The civil disturbances that are occurring in Libya have put a spotlight on the various energy companies that have operations there. Although the perception among some investors is that only European companies have exposure here, many U.S. firms also have operations that might be impacted by the turmoil.
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Libya's Oil and Gas
Libya has 44 billion barrels of oil reserves and 54 trillion cubic feet of natural gas reserves. Oil and liquids production in 2009 averaged 1.8 million barrels per day, according to the U.S. Energy Information Administration (EIA).

Libya has an ambitious plan to increase oil capacity to 3 million barrels per day, which would bring production close to its 1960s peak. The government expects to reach that level of capacity by 2017, but the recent disturbances in the country may impact that goal. (Learn more about investing in this sector in Oil And Gas Industry Primer.)

U.S. Companies in Libya
Hess Corporation (NYSE:HES), Conoco Philips (NYSE:COP) and Marathon Oil (NYSE:MRO) left Libya in 1986 and returned in 2005. The three companies were part of the Oasis Group, which held concessions in the Waha area in partnership with the Libyan National Oil Company (NOC).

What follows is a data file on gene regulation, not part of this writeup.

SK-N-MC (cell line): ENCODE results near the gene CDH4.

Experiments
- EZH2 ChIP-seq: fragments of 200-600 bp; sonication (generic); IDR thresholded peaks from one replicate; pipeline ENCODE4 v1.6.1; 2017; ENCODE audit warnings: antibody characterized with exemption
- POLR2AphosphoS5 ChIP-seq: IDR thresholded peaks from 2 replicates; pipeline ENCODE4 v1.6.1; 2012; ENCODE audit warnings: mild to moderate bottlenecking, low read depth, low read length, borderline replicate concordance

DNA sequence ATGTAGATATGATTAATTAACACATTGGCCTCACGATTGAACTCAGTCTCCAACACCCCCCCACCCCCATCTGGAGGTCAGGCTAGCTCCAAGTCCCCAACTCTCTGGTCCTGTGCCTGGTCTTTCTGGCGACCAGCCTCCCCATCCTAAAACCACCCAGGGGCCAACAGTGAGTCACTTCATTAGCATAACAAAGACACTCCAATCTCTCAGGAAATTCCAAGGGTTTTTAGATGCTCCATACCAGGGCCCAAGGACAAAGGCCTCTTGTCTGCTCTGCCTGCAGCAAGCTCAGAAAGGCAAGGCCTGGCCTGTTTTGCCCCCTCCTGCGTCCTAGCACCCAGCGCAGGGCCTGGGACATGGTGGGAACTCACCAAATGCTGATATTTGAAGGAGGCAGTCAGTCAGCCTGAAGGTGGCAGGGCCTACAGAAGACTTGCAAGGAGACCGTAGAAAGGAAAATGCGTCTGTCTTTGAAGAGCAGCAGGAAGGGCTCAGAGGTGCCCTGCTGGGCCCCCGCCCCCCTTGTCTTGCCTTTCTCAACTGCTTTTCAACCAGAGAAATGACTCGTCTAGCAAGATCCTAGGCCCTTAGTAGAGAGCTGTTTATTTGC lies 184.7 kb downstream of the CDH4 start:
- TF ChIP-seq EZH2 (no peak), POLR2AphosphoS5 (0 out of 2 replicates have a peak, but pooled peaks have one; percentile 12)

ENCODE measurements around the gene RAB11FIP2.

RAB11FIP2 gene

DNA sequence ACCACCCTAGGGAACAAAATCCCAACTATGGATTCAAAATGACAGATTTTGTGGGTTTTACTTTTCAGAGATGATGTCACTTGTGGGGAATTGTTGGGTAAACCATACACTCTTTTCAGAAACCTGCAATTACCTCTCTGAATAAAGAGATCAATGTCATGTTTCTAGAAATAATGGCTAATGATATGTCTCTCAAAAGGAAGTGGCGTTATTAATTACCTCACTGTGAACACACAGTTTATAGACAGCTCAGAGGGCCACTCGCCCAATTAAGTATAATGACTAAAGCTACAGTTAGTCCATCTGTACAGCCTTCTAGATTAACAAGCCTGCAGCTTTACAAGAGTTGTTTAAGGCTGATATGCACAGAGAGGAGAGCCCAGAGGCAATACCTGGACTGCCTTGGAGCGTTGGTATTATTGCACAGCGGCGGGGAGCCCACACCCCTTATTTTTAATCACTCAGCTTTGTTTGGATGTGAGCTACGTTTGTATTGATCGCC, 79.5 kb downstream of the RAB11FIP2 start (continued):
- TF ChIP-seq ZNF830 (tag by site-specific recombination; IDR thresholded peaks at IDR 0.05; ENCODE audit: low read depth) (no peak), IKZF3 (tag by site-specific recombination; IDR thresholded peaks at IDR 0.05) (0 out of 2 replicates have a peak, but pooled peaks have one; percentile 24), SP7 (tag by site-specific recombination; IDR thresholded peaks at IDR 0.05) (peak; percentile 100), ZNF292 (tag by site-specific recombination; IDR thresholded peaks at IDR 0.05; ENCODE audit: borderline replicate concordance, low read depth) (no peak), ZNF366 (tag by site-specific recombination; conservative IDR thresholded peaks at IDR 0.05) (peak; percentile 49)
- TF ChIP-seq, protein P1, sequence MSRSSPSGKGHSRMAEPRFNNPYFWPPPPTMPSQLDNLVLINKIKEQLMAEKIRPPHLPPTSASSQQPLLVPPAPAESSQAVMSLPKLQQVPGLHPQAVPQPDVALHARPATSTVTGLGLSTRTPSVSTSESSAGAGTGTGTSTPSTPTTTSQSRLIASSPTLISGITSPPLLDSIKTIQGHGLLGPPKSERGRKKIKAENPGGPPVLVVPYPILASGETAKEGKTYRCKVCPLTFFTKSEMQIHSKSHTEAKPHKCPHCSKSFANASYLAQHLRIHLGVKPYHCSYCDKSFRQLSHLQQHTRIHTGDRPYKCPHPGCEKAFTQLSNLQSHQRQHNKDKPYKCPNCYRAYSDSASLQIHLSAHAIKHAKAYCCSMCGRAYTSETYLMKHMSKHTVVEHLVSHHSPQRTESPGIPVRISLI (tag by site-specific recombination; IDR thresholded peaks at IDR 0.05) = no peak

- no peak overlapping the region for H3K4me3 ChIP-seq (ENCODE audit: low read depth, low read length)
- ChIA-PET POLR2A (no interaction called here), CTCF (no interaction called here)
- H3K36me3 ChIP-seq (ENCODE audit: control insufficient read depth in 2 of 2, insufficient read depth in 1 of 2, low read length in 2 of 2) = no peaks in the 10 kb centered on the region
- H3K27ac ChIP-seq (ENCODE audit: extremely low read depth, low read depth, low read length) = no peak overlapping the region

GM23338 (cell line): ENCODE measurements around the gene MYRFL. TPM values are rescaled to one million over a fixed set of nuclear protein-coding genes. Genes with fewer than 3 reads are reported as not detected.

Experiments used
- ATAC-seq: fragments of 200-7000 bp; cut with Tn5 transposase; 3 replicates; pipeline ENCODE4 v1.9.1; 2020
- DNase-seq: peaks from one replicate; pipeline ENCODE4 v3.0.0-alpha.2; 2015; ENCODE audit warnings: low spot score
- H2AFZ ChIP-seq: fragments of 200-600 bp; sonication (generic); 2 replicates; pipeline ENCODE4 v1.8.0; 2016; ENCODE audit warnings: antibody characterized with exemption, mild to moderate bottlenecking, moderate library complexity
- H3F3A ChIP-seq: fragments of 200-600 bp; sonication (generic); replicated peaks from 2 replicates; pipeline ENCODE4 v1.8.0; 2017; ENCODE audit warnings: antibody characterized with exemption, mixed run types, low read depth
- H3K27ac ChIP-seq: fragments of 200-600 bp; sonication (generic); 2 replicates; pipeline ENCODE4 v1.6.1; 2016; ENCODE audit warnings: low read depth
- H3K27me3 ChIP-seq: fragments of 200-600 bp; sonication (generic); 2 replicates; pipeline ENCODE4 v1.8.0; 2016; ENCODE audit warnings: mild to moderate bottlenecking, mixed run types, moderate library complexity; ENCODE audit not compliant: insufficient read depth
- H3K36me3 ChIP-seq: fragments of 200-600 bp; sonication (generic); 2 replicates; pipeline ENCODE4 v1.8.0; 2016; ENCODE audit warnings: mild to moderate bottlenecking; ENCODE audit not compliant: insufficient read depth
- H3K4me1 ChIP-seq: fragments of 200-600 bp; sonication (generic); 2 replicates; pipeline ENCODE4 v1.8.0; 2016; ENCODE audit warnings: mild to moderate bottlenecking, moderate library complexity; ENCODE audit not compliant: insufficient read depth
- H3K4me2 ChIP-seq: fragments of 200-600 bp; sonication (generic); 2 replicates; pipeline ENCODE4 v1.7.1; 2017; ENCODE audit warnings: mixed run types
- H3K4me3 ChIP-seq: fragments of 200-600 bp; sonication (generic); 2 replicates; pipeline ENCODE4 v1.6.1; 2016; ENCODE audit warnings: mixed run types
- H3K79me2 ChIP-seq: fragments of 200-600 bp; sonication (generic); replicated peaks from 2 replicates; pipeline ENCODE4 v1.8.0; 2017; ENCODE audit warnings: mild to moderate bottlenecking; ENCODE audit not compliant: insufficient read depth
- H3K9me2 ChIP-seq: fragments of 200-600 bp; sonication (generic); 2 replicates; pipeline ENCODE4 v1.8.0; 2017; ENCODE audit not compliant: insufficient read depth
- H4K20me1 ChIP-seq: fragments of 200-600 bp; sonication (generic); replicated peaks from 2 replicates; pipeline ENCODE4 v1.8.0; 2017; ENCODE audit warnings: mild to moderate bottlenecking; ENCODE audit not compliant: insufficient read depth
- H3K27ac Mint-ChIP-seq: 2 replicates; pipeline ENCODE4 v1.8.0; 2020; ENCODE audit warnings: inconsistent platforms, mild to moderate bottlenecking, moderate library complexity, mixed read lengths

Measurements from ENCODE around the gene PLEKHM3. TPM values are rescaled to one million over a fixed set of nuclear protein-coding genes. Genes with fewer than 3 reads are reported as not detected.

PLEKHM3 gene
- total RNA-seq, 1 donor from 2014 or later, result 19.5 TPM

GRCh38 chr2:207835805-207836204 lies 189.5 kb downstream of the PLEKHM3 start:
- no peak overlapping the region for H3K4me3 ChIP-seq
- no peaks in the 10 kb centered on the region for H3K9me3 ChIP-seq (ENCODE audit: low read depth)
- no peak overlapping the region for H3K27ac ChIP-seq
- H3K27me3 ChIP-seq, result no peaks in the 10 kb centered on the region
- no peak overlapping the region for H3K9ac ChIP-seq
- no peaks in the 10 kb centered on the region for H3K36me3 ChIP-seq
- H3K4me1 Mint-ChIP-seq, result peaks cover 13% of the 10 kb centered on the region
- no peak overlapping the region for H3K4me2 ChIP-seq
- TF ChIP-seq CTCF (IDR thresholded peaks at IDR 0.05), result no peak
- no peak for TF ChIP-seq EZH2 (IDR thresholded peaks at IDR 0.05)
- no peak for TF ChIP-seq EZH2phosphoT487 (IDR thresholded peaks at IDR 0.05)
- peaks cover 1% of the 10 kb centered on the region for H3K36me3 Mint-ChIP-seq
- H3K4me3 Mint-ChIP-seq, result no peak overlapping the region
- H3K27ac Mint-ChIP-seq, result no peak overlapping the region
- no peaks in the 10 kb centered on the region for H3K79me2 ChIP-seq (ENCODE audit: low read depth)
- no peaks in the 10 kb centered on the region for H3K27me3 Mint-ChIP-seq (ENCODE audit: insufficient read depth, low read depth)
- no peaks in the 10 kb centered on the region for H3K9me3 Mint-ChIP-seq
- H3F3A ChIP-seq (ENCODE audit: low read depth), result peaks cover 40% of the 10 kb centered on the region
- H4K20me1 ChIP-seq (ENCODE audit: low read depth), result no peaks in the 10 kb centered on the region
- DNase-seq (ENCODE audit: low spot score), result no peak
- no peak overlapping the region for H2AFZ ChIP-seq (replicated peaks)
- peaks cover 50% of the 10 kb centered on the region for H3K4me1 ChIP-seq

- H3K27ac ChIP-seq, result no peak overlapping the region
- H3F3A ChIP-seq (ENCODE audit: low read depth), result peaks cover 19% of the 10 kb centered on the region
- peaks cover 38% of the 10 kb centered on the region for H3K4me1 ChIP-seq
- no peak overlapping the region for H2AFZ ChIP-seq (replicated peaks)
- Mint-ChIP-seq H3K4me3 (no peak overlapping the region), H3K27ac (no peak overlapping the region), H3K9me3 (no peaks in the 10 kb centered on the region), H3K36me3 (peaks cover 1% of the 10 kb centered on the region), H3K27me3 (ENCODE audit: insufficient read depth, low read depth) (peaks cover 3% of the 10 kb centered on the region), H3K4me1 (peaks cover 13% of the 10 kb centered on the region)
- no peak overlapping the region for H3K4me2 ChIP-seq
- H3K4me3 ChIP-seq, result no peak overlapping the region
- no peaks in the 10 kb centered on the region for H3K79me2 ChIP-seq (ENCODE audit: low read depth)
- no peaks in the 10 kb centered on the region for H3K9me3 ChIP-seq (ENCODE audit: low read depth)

Marathon Oil reported that the Waha concession had gross production of 340,000 barrels of oil equivalent (BOE) per day in 2009, with the company and Conoco Philips each having a 16.33% interest. Hess Corporation owns 8.16% and the NOC controls 59.1% of the Waha concession.

Hess Corporation reported a successful exploratory well in late 2009 on a separate 100% owned offshore block, and in the fourth quarter of 2010 reported average daily production of 99,000 barrels of oil per day from its African operations, which include Algeria, Egypt and Libya.

The three former Oasis Group members also have four growth projects planned in the Waha concession. The Faregh II, North Gialo, NC-98 and Dahra-Jofr projects may all be impacted by the unrest in Libya.

Exxon Mobil (NYSE:XOM) is also exploring in Libya, but announced late last year that an offshore well it had been drilling was not commercially viable.

Occidental Petroleum (NYSE:OXY) signed a 30-year agreement with the NOC in 2008 on fields in the Sirte Basin. The company pledged a $5 billion investment to triple production from this area to 300,000 barrels of oil per day. Occidental Petroleum's plans here included hundreds of new development wells and workovers, and 22 exploration wells by 2013. The company hoped to increase net production from 15,000 barrels of oil per day in 2010 to between 28,000 and 33,000 barrels of oil per day by 2013.

The Bottom Line
The oil and gas business is known for its geopolitical risk, and that risk is on display with the recent civil unrest in Libya. Investors should be aware of the many U.S.-based companies that are impacted by these events and keep an eye on the political situation in the country as it unfolds.

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